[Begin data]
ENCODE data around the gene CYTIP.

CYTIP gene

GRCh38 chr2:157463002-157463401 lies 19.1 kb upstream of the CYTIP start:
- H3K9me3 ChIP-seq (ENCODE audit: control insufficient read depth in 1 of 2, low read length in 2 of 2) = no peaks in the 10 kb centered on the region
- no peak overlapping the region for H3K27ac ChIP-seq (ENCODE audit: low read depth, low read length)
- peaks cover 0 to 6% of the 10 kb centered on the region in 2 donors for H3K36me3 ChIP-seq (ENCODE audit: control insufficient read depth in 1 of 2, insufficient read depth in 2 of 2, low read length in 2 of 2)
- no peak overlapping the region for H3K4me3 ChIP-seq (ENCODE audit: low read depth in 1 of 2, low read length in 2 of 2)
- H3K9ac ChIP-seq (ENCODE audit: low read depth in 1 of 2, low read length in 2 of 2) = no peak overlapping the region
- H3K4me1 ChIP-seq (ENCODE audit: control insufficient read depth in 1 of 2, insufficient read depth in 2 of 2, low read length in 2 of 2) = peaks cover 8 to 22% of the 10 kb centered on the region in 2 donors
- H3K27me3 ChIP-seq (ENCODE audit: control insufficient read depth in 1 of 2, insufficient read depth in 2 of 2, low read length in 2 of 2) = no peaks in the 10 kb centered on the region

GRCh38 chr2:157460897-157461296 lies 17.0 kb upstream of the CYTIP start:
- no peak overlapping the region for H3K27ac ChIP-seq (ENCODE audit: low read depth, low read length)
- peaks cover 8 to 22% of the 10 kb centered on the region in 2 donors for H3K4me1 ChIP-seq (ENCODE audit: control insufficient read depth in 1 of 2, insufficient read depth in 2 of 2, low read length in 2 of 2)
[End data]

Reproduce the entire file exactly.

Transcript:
ENCODE data around the gene CYTIP.

CYTIP gene

GRCh38 chr2:157463002-157463401 lies 19.1 kb upstream of the CYTIP start:
- H3K9me3 ChIP-seq (ENCODE audit: control insufficient read depth in 1 of 2, low read length in 2 of 2) = no peaks in the 10 kb centered on the region
- no peak overlapping the region for H3K27ac ChIP-seq (ENCODE audit: low read depth, low read length)
- peaks cover 0 to 6% of the 10 kb centered on the region in 2 donors for H3K36me3 ChIP-seq (ENCODE audit: control insufficient read depth in 1 of 2, insufficient read depth in 2 of 2, low read length in 2 of 2)
- no peak overlapping the region for H3K4me3 ChIP-seq (ENCODE audit: low read depth in 1 of 2, low read length in 2 of 2)
- H3K9ac ChIP-seq (ENCODE audit: low read depth in 1 of 2, low read length in 2 of 2) = no peak overlapping the region
- H3K4me1 ChIP-seq (ENCODE audit: control insufficient read depth in 1 of 2, insufficient read depth in 2 of 2, low read length in 2 of 2) = peaks cover 8 to 22% of the 10 kb centered on the region in 2 donors
- H3K27me3 ChIP-seq (ENCODE audit: control insufficient read depth in 1 of 2, insufficient read depth in 2 of 2, low read length in 2 of 2) = no peaks in the 10 kb centered on the region

GRCh38 chr2:157460897-157461296 lies 17.0 kb upstream of the CYTIP start:
- no peak overlapping the region for H3K27ac ChIP-seq (ENCODE audit: low read depth, low read length)
- peaks cover 8 to 22% of the 10 kb centered on the region in 2 donors for H3K4me1 ChIP-seq (ENCODE audit: control insufficient read depth in 1 of 2, insufficient read depth in 2 of 2, low read length in 2 of 2)